LIFTING the goods and services tax to 15 per cent would boost Australian state budgets by an extraordinary $25 billion per year – almost $6 billion of which would be kept by the Baillieu government in Victoria, but experts warn it would soon evaporate.
Razor-gang budgets have reignited the debate on the rate of the GST, which was originally set at 15 per cent when first mooted in opposition by then Liberal leader John Hewson before the 1993 election. That is also the rate to which New Zealand has now lifted its GST after two decades at 12.5 per cent. It is dwarfed by GST rates of 20 per cent or more in most of Europe.
At 10 per cent, Australia’s GST earns the states $50 billion per year, double the $24 billion it earned when introduced in July 2000.
But as a proportion of gross domestic product it has been slipping for years, something Treasury budget papers blame on increased household saving, and also a ”steady decline in expenditure on items attracting GST as a share of total consumption”.
”We knew this was going to happen,” says Greg Smith, a former head of Treasury’s revenue group and a member of the Henry Tax Review.
”It was clear people were moving their spending from goods to services … but it was also clear they were moving spending to services outside the scope of the GST such as health and education.”
Treasury calculations show the prices of health, education and rent – all excluded from the GST – have been increasing far faster than the prices of items covered by the GST, meaning a growing proportion of spending is GST-exempt.
It is why NSW Premier Barry O’Farrell has called for a debate about lifting the GST, receiving backing from South Australia’s Treasurer Jack Snelling.
But experts warn that lifting the rate to 12.5 or 15 per cent would only buy time, perhaps even accelerating the shift in spending away from items covered by the GST.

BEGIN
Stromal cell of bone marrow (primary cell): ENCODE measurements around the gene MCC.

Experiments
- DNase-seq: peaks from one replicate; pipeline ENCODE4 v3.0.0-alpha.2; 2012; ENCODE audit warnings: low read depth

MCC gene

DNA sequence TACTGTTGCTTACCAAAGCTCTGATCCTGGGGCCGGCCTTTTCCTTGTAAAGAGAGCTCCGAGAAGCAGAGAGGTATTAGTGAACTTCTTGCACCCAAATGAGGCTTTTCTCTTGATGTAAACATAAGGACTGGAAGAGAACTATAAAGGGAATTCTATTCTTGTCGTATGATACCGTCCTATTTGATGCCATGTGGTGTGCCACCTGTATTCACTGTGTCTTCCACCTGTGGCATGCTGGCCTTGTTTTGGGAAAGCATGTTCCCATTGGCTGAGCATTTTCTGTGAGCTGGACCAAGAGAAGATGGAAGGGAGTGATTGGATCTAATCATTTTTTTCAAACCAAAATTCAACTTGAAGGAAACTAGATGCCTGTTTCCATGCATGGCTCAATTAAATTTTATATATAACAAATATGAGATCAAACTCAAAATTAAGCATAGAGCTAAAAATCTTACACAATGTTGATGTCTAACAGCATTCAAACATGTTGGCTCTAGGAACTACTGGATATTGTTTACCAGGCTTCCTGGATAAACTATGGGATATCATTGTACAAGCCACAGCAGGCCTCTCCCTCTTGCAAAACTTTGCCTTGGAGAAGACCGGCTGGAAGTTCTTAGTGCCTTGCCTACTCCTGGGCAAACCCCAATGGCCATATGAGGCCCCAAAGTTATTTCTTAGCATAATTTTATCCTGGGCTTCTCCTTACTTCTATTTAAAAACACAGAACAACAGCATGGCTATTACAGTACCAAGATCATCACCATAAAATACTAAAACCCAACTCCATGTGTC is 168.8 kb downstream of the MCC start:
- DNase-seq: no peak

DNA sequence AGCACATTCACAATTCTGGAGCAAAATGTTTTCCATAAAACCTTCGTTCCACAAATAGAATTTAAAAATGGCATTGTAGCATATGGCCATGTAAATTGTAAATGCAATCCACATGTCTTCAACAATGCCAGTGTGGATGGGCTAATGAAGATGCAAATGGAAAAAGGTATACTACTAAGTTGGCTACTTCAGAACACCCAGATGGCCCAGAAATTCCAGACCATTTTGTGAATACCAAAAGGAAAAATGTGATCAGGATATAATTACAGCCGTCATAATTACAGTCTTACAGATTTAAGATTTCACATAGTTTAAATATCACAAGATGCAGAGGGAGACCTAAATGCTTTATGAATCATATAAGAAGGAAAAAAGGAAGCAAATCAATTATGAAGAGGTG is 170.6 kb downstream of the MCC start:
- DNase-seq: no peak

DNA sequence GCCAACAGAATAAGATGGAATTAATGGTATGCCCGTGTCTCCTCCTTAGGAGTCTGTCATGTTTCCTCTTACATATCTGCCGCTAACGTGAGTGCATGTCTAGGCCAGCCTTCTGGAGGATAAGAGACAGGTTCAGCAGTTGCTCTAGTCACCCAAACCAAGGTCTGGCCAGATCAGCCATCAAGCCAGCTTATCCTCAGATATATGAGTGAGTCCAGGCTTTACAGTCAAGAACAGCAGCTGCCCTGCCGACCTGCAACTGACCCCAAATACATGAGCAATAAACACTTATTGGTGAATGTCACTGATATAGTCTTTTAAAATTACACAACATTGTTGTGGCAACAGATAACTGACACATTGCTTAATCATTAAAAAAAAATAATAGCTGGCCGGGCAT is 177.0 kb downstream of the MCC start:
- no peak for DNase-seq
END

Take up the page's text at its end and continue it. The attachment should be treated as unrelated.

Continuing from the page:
”The greater the GST rate the greater the incentive for fraud and for moving spending elsewhere,” says Neil Warren, professor of taxation at the University of UNSW. ”To stop it you would need to tighten up on GST-free imports and consider extending the GST to food, education and health.”
The Age calculations show extending the GST to presently exempt fresh food would raise an extra $6 billion per year (some of which would need to be spent compensating low-income earners), extending it to education would raise a further $3 billion, and health another $3 billion.
But Professor Smith says the health and education savings are illusory.
”The states themselves are the biggest providers of health and education. Taxing their services in order to help fund their services would mean money in one door and out the other. It isn’t a net revenue gain.”
And much of the extra income would be earmarked as soon as it came in.
”The Commonwealth would want the states to cut insurance taxes and stamp duties,” said Professor Warren.
”Those two alone would eat up the extra income.”
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